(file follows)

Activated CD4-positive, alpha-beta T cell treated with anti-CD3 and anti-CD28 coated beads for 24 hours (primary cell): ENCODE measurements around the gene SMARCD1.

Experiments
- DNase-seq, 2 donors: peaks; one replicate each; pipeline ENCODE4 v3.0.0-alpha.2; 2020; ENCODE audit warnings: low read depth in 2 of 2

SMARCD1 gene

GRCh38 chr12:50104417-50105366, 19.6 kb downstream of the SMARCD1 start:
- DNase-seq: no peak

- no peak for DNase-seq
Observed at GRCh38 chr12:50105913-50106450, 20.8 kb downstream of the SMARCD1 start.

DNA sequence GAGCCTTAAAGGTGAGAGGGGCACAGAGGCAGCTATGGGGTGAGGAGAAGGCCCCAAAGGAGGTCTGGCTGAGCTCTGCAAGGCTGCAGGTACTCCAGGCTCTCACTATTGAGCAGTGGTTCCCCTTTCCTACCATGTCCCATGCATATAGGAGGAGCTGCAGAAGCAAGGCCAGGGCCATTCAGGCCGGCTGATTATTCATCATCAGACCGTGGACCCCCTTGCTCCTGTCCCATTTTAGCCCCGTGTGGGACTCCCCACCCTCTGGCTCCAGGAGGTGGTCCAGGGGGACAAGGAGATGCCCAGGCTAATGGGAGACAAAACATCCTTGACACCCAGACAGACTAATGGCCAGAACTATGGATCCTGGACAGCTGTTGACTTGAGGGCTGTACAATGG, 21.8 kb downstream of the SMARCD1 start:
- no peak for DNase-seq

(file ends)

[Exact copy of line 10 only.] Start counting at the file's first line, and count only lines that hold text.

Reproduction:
- no peak for DNase-seq